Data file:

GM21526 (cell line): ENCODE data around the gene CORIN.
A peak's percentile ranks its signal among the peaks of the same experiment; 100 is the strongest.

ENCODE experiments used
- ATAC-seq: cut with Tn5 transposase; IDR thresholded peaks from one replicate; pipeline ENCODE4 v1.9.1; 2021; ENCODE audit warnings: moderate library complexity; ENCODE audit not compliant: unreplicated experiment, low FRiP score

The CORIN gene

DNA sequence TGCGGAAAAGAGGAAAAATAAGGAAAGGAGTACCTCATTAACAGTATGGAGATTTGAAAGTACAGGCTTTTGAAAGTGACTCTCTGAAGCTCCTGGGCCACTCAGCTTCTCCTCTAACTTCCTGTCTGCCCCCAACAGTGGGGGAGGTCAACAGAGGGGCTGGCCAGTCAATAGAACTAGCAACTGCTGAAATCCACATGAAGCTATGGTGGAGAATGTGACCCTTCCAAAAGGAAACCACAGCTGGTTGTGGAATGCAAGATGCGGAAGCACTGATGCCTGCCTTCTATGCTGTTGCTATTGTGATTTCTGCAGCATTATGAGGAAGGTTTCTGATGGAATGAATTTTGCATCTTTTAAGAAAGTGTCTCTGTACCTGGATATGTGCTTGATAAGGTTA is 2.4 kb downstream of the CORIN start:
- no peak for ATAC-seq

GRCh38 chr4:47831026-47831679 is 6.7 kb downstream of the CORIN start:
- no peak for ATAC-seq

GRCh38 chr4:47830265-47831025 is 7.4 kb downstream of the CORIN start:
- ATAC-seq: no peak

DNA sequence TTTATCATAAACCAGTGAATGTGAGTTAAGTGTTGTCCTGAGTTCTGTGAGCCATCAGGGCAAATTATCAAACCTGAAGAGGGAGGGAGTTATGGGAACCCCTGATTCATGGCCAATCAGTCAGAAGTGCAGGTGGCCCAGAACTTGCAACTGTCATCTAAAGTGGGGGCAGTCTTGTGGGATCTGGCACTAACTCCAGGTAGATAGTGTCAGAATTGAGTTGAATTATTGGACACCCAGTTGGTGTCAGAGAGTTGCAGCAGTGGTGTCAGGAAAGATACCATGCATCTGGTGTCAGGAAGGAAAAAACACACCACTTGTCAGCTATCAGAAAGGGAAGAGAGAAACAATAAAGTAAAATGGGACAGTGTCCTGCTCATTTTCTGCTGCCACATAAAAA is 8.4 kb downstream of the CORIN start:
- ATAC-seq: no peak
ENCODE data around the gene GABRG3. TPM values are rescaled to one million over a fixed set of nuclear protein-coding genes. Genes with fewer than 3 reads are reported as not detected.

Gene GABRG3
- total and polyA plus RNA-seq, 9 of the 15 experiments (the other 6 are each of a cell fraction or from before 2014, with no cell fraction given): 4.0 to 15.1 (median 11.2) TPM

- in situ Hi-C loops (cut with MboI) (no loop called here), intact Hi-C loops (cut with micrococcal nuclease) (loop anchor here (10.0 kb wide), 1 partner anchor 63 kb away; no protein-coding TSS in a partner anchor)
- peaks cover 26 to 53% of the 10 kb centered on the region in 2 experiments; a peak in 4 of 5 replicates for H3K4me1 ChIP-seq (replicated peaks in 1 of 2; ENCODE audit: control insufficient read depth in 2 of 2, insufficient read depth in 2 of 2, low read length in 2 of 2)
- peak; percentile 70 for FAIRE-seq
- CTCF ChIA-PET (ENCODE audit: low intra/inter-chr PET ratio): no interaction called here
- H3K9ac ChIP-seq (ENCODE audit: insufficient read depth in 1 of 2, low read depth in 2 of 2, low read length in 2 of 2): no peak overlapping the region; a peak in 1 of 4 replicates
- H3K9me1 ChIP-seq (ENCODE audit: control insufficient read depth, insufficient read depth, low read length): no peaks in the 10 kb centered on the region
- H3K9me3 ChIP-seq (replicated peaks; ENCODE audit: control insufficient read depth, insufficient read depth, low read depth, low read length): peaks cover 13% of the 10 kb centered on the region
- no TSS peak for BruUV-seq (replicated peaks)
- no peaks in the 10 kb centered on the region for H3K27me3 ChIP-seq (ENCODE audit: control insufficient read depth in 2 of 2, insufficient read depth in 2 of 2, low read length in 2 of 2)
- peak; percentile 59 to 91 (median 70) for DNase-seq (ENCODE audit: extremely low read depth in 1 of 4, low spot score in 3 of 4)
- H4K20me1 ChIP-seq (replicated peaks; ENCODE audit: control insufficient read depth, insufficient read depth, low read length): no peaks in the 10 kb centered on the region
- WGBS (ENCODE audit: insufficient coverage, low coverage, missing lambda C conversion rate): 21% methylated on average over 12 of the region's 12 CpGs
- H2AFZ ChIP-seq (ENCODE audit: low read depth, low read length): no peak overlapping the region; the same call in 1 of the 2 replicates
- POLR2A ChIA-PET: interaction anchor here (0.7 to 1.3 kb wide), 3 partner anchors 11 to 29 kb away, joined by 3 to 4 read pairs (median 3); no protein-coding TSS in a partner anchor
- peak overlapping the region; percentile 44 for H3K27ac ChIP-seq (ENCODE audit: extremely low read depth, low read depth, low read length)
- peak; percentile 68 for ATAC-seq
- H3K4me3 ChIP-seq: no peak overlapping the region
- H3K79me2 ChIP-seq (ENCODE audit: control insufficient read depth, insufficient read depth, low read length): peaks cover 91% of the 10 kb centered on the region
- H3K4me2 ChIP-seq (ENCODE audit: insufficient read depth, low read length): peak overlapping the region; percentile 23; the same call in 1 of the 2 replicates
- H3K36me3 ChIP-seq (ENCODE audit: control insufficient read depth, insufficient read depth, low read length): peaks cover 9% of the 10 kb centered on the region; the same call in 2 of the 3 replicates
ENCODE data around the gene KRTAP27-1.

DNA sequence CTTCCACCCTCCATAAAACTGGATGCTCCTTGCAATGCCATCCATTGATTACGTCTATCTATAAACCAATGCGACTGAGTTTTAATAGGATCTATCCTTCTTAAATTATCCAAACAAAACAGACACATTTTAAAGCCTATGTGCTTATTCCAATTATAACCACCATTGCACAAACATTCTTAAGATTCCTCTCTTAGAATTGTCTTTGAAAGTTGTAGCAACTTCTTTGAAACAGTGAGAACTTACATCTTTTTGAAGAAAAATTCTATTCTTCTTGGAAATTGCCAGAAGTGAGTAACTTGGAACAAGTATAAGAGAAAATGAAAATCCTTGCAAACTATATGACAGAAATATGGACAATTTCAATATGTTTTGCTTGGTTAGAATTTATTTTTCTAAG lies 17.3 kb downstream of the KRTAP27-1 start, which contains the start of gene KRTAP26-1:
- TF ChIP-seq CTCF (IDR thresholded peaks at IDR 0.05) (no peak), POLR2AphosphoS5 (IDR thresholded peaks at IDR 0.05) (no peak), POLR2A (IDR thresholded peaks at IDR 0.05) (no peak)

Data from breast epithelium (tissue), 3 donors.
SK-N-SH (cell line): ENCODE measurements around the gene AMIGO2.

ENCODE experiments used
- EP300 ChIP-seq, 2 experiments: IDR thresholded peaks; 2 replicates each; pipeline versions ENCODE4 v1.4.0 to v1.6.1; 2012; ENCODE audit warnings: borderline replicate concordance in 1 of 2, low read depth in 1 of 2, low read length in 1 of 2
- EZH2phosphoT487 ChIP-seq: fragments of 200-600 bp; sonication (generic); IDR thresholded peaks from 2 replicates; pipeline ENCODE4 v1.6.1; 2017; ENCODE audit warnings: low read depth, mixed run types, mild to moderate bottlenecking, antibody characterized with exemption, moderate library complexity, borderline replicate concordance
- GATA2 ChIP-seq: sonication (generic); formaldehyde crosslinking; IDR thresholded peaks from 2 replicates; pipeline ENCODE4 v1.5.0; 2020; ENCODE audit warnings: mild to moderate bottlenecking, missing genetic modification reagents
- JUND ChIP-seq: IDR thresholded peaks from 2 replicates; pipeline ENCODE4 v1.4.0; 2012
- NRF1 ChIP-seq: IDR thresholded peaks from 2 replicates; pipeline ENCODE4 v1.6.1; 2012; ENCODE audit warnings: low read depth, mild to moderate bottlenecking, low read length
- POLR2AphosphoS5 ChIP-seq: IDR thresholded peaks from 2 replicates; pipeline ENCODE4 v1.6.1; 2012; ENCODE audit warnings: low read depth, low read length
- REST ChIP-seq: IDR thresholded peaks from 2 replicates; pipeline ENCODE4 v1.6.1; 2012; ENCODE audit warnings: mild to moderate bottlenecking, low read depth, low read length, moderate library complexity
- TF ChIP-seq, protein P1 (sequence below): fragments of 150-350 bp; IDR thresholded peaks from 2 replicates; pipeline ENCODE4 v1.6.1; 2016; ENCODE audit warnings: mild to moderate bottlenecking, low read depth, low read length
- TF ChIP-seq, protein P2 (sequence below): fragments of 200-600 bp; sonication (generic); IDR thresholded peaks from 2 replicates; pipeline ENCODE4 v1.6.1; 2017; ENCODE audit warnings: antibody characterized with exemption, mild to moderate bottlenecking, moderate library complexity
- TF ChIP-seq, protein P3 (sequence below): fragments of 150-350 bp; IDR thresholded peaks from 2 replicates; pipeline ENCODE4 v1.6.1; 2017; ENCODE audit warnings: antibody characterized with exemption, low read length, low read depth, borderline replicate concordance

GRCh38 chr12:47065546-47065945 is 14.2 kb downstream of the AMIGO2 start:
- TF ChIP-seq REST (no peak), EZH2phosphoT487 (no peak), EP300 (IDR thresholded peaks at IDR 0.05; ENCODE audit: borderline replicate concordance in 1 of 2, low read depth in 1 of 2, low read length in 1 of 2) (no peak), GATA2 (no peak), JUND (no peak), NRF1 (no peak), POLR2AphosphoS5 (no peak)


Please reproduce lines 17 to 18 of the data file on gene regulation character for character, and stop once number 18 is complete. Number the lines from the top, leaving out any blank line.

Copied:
- in situ Hi-C loops (cut with MboI) (no loop called here), intact Hi-C loops (cut with micrococcal nuclease) (loop anchor here (10.0 kb wide), 1 partner anchor 63 kb away; no protein-coding TSS in a partner anchor)
- peaks cover 26 to 53% of the 10 kb centered on the region in 2 experiments; a peak in 4 of 5 replicates for H3K4me1 ChIP-seq (replicated peaks in 1 of 2; ENCODE audit: control insufficient read depth in 2 of 2, insufficient read depth in 2 of 2, low read length in 2 of 2)